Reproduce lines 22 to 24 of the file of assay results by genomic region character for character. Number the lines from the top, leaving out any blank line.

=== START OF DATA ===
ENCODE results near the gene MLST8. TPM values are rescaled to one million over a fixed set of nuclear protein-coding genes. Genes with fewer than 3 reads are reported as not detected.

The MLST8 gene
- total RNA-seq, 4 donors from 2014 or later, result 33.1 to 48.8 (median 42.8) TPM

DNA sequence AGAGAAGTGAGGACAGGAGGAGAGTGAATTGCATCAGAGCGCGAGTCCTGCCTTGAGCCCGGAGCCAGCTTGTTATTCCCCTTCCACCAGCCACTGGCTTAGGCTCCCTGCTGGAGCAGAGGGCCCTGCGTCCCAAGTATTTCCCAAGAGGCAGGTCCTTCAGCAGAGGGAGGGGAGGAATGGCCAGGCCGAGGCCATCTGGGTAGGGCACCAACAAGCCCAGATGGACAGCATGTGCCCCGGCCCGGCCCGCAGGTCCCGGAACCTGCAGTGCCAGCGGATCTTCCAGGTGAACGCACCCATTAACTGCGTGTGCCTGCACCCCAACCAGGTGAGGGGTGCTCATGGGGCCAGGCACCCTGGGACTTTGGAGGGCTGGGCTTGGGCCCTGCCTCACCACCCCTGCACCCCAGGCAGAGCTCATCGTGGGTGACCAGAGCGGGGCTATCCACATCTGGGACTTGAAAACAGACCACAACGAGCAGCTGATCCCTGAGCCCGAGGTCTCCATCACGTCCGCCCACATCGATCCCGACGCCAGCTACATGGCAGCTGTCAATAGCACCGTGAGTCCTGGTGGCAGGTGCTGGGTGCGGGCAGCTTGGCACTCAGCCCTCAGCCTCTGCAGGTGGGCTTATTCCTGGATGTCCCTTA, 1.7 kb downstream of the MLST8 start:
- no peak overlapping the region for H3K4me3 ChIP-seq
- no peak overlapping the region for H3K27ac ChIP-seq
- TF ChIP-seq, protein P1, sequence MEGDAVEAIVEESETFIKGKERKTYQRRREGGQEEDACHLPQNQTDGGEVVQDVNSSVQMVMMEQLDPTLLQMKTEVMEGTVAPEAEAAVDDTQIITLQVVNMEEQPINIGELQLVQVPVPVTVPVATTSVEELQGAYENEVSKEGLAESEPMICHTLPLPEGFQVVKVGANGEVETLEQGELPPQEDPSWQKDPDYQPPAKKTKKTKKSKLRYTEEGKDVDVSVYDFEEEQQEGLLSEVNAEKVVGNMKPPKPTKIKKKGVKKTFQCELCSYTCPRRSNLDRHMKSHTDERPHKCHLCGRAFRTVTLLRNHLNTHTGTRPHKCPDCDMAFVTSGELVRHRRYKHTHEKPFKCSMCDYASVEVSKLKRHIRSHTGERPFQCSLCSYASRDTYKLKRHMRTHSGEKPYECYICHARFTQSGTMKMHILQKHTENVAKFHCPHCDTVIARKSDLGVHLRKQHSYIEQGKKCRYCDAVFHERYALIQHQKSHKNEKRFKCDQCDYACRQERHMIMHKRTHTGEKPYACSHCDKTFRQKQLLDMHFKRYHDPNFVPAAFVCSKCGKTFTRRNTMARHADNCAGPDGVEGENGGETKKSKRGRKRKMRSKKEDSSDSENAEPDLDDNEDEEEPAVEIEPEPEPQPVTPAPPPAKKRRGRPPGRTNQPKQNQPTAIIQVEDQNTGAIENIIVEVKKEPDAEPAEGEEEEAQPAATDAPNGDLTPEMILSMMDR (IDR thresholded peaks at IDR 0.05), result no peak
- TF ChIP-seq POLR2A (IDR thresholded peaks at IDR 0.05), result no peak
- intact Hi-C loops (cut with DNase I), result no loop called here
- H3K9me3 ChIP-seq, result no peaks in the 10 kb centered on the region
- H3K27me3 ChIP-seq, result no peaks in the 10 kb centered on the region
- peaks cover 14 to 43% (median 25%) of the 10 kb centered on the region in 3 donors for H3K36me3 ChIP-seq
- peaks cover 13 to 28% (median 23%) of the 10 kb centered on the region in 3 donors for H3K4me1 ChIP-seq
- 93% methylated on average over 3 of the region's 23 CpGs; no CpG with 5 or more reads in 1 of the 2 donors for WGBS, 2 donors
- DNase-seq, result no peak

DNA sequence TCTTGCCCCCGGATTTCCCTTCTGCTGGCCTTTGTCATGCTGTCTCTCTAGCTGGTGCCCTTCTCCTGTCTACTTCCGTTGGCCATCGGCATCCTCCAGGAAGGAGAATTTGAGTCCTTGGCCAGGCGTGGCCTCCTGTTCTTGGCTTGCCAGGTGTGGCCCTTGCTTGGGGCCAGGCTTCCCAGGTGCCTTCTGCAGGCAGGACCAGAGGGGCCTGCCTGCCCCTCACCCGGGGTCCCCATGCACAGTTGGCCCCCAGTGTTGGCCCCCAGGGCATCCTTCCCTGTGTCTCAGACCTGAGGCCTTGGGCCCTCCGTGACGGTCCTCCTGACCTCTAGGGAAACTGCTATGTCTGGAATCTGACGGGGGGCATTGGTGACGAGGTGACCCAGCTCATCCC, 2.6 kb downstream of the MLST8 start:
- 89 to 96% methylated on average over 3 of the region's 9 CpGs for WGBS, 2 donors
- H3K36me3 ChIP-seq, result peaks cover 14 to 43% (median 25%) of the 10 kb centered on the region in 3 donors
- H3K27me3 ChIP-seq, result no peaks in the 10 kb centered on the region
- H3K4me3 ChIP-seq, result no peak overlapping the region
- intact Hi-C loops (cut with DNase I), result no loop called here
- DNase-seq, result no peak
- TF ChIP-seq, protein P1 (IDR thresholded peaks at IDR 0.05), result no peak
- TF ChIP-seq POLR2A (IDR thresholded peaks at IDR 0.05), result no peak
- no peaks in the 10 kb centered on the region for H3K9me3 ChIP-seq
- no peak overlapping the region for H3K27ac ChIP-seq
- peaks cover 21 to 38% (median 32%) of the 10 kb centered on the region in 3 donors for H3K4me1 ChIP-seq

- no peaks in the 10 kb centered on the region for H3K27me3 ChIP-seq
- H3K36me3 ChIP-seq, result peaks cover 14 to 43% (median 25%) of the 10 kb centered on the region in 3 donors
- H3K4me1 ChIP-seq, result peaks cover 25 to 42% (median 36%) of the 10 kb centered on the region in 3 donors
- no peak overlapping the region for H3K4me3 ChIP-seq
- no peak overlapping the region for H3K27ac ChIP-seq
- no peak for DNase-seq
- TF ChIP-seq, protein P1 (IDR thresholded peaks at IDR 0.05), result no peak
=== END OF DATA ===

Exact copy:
- DNase-seq, result no peak
- TF ChIP-seq, protein P1 (IDR thresholded peaks at IDR 0.05), result no peak
- TF ChIP-seq POLR2A (IDR thresholded peaks at IDR 0.05), result no peak